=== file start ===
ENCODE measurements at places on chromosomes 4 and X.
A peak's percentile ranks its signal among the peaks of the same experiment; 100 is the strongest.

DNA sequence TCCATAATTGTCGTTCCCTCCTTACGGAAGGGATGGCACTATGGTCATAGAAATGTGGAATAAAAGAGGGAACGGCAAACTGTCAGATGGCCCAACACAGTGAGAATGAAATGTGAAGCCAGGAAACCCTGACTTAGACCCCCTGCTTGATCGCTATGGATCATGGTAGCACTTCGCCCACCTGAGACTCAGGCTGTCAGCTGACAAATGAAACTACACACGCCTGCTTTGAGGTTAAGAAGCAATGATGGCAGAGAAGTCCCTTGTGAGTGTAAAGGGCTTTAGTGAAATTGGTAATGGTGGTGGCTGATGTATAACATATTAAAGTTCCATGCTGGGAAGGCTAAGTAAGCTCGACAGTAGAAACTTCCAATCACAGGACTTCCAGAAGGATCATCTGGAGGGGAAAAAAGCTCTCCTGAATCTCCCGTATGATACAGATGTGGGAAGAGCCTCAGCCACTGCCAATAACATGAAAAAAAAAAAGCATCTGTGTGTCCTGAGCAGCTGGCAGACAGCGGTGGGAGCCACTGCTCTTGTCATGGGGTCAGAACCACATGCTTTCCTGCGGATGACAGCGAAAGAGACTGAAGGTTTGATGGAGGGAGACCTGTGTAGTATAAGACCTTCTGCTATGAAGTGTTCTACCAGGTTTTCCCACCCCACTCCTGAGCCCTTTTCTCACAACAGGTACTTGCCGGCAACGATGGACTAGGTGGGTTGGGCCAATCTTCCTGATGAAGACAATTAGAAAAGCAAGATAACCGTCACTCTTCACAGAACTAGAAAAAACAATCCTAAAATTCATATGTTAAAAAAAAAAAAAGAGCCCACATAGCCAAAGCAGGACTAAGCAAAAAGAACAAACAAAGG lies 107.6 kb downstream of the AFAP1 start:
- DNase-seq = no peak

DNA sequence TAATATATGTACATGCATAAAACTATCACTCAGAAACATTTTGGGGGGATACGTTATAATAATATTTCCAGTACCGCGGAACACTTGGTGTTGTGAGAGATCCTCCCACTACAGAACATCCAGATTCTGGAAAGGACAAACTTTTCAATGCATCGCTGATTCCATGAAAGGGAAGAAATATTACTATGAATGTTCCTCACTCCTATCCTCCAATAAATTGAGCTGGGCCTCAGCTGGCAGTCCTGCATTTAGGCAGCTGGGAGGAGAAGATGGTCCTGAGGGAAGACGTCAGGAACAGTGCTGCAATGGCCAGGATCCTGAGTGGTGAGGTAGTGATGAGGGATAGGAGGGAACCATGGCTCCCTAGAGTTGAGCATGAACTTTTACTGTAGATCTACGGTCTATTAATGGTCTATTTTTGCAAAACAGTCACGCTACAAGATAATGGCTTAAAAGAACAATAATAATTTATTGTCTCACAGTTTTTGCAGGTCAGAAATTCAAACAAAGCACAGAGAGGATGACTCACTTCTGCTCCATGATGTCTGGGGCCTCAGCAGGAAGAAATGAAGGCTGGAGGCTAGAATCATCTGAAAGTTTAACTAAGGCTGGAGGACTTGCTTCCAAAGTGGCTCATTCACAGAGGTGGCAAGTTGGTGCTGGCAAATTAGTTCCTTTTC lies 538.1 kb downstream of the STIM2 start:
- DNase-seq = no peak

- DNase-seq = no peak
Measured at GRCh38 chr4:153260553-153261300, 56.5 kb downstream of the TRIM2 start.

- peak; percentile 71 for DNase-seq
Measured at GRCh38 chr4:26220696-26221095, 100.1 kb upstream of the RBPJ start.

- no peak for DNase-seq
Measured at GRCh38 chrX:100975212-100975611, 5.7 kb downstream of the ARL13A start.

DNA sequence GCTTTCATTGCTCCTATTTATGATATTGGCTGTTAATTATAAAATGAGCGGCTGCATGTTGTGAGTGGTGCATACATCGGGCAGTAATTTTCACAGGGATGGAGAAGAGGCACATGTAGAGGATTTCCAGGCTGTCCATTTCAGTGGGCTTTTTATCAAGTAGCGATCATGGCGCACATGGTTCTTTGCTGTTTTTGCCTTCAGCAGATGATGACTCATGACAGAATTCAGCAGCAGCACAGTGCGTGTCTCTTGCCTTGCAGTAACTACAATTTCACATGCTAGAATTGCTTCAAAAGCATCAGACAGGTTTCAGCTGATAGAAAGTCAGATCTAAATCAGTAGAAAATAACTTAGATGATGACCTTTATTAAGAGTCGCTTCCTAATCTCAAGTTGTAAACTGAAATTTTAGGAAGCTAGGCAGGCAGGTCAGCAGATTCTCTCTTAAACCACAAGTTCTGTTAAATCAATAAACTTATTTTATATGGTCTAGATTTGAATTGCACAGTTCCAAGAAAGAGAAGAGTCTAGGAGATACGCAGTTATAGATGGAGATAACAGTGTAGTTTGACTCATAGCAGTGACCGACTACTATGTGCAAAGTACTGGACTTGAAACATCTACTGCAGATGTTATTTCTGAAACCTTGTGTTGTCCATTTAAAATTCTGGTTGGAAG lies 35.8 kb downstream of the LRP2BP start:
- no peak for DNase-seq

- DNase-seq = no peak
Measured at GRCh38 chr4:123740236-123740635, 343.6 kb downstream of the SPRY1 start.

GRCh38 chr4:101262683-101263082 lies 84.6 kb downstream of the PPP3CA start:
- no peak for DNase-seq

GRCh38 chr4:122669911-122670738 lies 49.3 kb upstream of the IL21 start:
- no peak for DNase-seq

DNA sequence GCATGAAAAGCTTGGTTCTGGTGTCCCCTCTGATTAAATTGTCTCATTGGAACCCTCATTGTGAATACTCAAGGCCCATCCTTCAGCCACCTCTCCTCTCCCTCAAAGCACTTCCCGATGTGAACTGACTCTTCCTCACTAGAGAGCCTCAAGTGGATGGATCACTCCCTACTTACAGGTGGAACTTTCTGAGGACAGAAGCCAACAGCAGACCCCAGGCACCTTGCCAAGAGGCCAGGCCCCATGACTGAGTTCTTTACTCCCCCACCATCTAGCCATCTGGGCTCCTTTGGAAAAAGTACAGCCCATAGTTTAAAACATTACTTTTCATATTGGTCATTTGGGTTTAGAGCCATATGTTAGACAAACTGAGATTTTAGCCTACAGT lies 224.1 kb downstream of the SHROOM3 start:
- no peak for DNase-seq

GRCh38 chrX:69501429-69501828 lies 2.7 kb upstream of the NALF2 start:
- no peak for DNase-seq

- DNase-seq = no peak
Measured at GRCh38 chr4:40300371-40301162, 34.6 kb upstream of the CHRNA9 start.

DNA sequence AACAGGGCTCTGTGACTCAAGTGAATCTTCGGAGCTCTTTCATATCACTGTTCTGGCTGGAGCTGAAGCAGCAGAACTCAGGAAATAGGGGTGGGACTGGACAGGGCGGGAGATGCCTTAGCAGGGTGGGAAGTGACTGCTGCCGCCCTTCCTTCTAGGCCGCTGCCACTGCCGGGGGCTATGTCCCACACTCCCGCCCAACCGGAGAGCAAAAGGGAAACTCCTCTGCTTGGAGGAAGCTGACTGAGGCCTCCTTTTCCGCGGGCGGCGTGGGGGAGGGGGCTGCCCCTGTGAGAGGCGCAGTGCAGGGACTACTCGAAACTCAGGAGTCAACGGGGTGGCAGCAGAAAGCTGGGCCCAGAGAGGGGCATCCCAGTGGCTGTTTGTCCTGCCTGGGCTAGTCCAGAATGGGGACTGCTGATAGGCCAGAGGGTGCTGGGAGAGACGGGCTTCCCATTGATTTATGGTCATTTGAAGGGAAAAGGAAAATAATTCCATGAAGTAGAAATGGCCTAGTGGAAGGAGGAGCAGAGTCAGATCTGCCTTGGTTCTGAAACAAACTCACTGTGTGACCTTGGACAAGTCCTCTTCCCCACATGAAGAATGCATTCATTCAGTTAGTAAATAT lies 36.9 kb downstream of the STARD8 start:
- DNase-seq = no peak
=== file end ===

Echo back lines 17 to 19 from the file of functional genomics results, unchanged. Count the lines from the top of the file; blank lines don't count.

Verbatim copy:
GRCh38 chr4:101262683-101263082 lies 84.6 kb downstream of the PPP3CA start:
- no peak for DNase-seq

GRCh38 chr4:122669911-122670738 lies 49.3 kb upstream of the IL21 start: